Getting a Passport.
The last day that Rollo spent in Paris, before he set out on his journey into Switzerland, he had an opportunity to acquire, by actual experience, some knowledge of the nature of the passport system.
Before commencing the narrative of the adventures which he met with, it is necessary to premise that no person can travel among the different states and kingdoms on the continent of Europe without what is called a passport. The idea which prevails among all the governments of the continent is, that the people of each country are the subjects of the sovereign reigning there, and in some sense belong to him. They cannot leave their country without the written permission of the government, nor can they enter any other one without showing this permission and having it approved and stamped by the proper officers of the country to which they wish to go. There are, for example, at Paris ministers of all the different governments of Europe, residing in different parts of the city; and whoever wishes to leave France, to go into any other kingdom, must first go with his passport to the ministers of the countries which he intends to visit and get them to put their stamp upon it. This stamp represents the permission of the government whose minister affixes it that the traveller may enter the territory under their jurisdiction. Besides this, it is necessary to get permission from the authorities of Paris to leave the city. Nobody can leave France without this. This permission, too, like the others, is given by a stamp upon the passport. To get this stamp, the traveller must carry or send his passport to the great central police office of Paris, called the prefecture of police. Now, as the legations of the different governments and the prefecture of police are situated at very considerable distances from each other about the city, and as it usually takes some time to transact the business at each office, and especially as the inexperienced traveller often makes mistakes and goes to the wrong place, or gets at the right place at the wrong hour, it usually requires a whole day, and sometimes two days, to get his passport all right so as to allow of his setting out upon his journey. These explanations are necessary to enable the reader to understand what I now proceed to relate in respect to Rollo.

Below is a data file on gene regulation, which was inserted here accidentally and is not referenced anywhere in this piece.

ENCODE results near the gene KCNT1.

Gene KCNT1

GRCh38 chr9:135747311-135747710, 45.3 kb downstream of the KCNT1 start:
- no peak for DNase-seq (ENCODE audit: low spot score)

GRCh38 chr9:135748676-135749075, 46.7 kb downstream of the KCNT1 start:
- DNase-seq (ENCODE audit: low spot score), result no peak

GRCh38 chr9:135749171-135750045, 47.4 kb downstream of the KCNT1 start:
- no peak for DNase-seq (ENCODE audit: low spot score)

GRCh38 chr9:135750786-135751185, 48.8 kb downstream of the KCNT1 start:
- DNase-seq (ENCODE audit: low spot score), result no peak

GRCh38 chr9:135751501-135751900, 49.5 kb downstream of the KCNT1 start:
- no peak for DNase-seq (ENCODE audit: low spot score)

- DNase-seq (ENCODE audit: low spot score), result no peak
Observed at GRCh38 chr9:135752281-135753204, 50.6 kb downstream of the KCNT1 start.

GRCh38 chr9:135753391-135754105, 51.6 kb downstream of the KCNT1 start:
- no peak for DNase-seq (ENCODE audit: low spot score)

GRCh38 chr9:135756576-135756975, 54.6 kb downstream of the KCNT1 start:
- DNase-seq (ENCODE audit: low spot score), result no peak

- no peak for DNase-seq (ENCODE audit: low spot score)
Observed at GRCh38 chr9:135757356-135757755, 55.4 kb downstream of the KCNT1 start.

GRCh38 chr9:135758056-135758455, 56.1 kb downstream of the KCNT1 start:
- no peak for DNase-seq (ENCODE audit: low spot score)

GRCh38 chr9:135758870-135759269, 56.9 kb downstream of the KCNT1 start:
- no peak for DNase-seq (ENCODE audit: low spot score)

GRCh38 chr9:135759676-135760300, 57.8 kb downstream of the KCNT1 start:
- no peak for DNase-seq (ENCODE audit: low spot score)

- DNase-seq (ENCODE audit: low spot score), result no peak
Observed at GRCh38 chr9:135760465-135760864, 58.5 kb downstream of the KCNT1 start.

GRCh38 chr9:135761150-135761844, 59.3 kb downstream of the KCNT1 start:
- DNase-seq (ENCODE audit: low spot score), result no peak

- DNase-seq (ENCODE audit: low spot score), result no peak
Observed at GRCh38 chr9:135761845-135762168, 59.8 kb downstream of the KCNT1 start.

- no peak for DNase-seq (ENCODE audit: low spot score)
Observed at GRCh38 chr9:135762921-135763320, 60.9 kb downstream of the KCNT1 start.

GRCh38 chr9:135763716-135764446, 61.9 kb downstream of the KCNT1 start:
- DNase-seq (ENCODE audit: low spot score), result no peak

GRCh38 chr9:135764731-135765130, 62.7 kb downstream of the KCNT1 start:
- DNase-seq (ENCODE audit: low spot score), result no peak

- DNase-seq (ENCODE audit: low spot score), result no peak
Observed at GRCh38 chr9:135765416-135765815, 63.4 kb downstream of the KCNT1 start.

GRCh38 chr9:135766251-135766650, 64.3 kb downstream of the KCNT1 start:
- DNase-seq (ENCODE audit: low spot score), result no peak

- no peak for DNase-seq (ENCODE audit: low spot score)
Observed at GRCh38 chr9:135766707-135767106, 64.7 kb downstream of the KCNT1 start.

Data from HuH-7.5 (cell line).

One morning, while Rollo and Jennie were at breakfast with their father and mother, Rollo's uncle George came in and said that he had concluded to go and make a little tour in Switzerland. "I shall have three weeks," said he, "if I can get away to-morrow; and that will give me time to take quite a little run among the mountains. I have come now to see if you will let Rollo go with me."
"Yes, sir," said Rollo, very eagerly, and rising at once from his chair. "Yes, sir. Let me go with him. That's exactly the thing. Yes, sir."
"Have you any objection?" said Mr. Holiday, quietly, turning towards Rollo's mother.
"No," said Mrs. Holiday, speaking, however, in a very doubtful tone,—"no; I don't know that I have—any great objection."
Whatever doubt and hesitation Mrs....